• Chuck E. Cheese, the spokesmouse for Chuck E. Cheese's Pizza, had several costumes from the '90s onward that applied to this trope, in both live action and animated form as seen here. His current wardrobe consists of a purple & green t-shirt, blue jeans and red & white sneakers.
  • The Coco Gang from Kellogg's Cocoa Krispies cereal in overseas markets. Consisted of Coco the Monkey (who was initially the one without shoes), Heftie the Hippo, Shortie the Giraffe and Osmelda the Ostrich, their current attire is that of an urban city style (in contrast to their island/pacific wardrobe from the '90s and 2000s).
  • Bixby Beaver from Kellogg's Crunchy Loggs cereal wore a lumberjack outfit.
  • Dannon's Danimals yogurt featured 2 characters which this trope applies.
    • Bongo the monkey wears a red shirt, blue shorts and blue shoes as part of his regular outfit.
    • Shades the Danimals XL Wildcat wears a purple and light blue t-shirt, blue jeans, purple bucket hat, tinted eyeglasses and blue and white sneakers.
  • Deconstructed in a FedEx commercial where a family of fully-clothed bears appear suddenly unclad at a click of a button.
  • In his current incarnation, Gansito (the teenage goose mascot for Marinela's Gansito snack cakes) has a variety of outfits that includes a splashy t-shirt, blue jeans and shoes.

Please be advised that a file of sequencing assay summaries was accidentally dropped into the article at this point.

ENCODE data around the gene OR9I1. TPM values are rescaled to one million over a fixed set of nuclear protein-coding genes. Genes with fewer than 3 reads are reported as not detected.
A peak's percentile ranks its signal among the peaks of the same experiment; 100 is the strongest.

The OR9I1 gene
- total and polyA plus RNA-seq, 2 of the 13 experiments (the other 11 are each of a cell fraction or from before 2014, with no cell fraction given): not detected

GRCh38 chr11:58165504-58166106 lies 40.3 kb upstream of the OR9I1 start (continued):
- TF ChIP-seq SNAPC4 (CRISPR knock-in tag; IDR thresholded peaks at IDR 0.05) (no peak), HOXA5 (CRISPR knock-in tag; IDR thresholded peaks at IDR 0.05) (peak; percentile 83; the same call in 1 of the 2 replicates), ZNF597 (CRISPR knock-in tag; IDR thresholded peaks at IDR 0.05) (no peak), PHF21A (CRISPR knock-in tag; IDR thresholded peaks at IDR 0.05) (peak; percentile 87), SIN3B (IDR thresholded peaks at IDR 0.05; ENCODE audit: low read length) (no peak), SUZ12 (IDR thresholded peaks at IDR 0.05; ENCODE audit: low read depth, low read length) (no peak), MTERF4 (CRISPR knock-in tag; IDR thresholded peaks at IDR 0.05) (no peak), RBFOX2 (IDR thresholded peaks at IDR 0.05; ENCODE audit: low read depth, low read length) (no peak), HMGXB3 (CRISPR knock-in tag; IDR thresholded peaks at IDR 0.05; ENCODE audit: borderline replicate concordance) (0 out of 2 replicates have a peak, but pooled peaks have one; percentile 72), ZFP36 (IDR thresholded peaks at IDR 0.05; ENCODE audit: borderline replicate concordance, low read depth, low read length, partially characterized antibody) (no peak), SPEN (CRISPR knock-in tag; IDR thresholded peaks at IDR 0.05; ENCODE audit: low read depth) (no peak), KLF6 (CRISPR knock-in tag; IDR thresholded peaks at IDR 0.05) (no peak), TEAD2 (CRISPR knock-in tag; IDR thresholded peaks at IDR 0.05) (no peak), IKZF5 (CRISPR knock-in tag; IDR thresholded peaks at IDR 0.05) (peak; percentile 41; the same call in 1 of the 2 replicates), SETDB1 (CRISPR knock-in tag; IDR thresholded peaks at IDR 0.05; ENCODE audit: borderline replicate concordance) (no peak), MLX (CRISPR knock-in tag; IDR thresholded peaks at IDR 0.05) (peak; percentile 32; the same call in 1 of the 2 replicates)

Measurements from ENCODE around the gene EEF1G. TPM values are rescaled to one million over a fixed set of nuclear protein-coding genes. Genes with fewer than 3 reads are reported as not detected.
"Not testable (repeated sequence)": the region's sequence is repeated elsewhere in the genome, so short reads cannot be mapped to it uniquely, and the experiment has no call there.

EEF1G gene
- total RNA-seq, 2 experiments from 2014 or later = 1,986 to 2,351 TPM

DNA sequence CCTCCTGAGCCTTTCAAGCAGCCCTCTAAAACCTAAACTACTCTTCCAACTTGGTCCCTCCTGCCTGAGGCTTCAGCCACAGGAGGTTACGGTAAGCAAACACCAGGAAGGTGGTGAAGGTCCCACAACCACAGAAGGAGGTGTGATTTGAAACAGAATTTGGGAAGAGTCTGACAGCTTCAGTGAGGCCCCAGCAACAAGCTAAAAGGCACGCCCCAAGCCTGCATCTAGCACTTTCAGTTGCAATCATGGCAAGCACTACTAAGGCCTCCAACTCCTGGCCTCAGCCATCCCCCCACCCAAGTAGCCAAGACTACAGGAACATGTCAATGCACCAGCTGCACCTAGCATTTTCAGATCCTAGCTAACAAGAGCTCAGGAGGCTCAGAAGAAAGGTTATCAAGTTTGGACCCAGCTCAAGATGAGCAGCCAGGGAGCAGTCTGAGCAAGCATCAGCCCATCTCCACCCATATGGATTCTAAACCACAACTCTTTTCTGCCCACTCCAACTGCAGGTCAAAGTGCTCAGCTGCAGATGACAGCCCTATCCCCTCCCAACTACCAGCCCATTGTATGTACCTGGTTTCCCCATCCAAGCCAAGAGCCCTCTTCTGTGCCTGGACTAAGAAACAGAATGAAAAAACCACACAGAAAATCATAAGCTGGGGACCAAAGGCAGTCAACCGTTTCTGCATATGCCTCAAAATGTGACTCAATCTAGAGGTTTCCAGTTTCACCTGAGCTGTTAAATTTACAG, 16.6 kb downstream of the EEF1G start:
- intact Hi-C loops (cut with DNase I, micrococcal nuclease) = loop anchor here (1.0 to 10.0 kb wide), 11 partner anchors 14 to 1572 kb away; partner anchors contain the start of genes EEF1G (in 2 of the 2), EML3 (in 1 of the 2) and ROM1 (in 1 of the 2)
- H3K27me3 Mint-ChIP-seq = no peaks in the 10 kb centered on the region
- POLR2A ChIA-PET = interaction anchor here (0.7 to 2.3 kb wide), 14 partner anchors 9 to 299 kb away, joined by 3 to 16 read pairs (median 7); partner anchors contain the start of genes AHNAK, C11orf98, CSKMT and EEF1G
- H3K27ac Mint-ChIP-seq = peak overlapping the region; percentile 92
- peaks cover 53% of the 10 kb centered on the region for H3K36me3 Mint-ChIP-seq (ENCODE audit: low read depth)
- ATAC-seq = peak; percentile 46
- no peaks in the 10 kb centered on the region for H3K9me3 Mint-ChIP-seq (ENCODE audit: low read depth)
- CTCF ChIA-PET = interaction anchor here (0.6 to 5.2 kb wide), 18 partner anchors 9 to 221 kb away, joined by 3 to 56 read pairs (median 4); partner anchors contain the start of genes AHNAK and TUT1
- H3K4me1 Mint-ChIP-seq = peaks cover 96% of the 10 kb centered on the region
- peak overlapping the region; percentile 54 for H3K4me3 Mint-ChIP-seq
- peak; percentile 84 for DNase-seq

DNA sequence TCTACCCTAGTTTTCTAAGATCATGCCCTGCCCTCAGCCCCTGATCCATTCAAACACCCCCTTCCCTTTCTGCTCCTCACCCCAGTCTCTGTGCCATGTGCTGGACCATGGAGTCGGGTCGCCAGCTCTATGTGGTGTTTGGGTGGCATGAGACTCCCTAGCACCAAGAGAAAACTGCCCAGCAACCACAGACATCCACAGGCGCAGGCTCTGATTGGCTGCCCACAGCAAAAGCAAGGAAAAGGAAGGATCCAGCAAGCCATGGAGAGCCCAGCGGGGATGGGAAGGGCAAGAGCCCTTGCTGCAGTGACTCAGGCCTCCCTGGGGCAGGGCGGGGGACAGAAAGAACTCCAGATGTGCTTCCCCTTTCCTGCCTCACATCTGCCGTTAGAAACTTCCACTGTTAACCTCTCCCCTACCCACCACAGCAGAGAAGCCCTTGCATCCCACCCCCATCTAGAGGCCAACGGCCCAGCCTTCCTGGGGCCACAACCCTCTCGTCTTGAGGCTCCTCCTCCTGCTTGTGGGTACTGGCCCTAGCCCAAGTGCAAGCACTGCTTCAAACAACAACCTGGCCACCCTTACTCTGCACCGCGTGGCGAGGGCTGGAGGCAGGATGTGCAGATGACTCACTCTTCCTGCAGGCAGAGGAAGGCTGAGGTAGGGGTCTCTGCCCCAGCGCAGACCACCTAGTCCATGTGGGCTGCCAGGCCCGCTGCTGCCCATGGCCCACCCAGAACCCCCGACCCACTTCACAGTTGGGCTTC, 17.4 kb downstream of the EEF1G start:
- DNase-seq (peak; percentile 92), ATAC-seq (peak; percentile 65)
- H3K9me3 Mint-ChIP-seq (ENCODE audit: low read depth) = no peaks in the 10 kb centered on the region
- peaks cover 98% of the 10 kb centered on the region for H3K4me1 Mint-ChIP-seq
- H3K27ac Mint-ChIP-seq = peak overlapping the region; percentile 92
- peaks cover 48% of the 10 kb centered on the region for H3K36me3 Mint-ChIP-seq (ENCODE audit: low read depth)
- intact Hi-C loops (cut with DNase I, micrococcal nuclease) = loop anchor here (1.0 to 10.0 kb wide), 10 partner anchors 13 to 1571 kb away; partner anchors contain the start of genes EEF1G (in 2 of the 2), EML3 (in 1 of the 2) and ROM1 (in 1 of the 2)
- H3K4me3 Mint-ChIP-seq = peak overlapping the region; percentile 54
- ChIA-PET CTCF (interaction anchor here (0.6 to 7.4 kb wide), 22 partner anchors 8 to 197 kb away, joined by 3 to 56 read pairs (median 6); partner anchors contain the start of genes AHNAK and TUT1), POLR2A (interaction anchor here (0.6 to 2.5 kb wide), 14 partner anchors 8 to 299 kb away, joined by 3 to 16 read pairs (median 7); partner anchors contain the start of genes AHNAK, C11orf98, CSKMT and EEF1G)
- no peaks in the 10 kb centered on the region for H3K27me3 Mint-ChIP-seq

• Wiley the Wolf and his animal friends from Great Wolf Lodge. Wiley wears a ranger uniform with khaki shirt and shorts, a pith helmet and hiking boots.
  • Red Robin's mascot Red originally wore a white hat, gloves, and black boots. Then he was depicted with a blue vest, blue hat, and big red sneakers except for one illustration where he's barefoot. Now he is fully dressed with red sneakers, blue jeans, and a yellow shirt with his name printed on it in red text.
  • Dig 'Em the Frog from Kellogg's Honey Smacks cereal.
  • Kid Cuisine's The Chef, who was a fully dressed polar bear in a white chef's costume and hat.
  • Syd the Koala Yummies Koala mascot, who dressed in a Hawaiian shirt, shorts, sandals and shades.
  • McGruff the Crime Dog and his nephew Scruff. McGruff is best known for his trademark trenchcoat and the immortal slogan "Take a bite out of crime!"
  • The Nesquik Bunny had a costume upgrade in the 2000s, complete with a shirt with the letter N on the front side, a pair of sneakers and a backward cap. This has been seen mostly in European and Central American advertising. The backwards cap has since been phased out.
  • Otter Pops:
    • Alexander the Grape wears a toga, laurel crown, and sandals.
    • Poncho Punch wears a poncho, shorts, a sombrero, and either cowboy boots or foot wrappings, depending on his iteration.
    • Major Mango wears a full military outfit, including a cap and boots.